Where the effect of a new statute, or regulation, does not impair existing substantive rights, but instead alters the procedural measures or remedial measures involved in the enforcement of those rights, such legislation or regulation usually is construed as being applicable retroactively and prospectively in the absence of express language to the contrary or an infringement upon constitutional guarantees.
Here, the regulation adopted by the Commission in 1999 sets forth a procedure, or method, to determine the time of a race in the event of a power or other mechanical failure, or some other extenuating circumstance; i.e., a remedy. As such, the Commission determined that the regulation could be applied retroactively to an event which occurred prior to its adoption.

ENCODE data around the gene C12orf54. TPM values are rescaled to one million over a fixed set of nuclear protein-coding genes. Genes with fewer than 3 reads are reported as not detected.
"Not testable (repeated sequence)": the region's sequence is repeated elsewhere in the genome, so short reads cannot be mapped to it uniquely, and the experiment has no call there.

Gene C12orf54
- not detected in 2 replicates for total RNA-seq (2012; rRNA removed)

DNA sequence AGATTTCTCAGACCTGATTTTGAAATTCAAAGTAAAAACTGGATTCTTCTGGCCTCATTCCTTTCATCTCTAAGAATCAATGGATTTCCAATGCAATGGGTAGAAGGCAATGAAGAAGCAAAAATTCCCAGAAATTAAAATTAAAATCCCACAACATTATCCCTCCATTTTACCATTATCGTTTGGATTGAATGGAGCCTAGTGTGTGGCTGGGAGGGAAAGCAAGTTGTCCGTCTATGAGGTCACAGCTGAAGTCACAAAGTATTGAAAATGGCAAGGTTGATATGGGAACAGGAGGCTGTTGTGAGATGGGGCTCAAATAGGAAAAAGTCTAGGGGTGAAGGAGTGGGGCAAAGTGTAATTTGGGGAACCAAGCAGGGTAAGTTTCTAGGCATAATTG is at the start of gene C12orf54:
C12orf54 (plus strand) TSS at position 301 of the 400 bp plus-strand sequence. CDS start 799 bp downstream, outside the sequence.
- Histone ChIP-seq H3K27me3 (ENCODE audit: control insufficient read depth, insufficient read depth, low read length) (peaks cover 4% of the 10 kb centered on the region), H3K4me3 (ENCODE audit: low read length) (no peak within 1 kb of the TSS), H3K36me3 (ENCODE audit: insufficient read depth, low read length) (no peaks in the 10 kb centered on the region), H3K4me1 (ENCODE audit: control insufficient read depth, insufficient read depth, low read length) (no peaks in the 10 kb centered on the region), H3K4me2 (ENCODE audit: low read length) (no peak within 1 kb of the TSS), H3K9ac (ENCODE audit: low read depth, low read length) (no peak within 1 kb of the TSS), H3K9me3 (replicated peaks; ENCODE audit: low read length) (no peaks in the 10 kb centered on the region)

Having affirmatively resolved these three legal issues, and having provided proper notice to all interested parties, the Commission held a new “contested case” administrative hearing on June 19, 2012.
4. The new evidence
Testimony and evidence were presented through qualified experts in their respective fields including: (1) a network producer/director who has overseen multiple broadcasts of the Triple Crown races including the 1973 Triple Crown, 10 Super Bowls, NBA All-Star games, NHL Stanley Cup finals, and the Olympic Games; (2) forensic film experts (both imaging and editing); (3) a video technology expert; (4) an engineer designer and developer of sports-related timing systems utilized by the United States Olympic Committee; and (5) an award-winning executive producer of horse racing programming for the four major television networks, as well as a horse racing network, including the Triple Crown races and the Breeders Cup.
A digital copy of the running of the 1973 Preakness, with a digital frame counter as well as a digital stop watch superimposed over each frame, revealed the time in which SECRETARIAT ran the 1973 Preakness to be 1:53 (not 1:55 as recorded by the electronic timer, nor 1:54 2/5 as recorded by the Official Timer with his stop watch).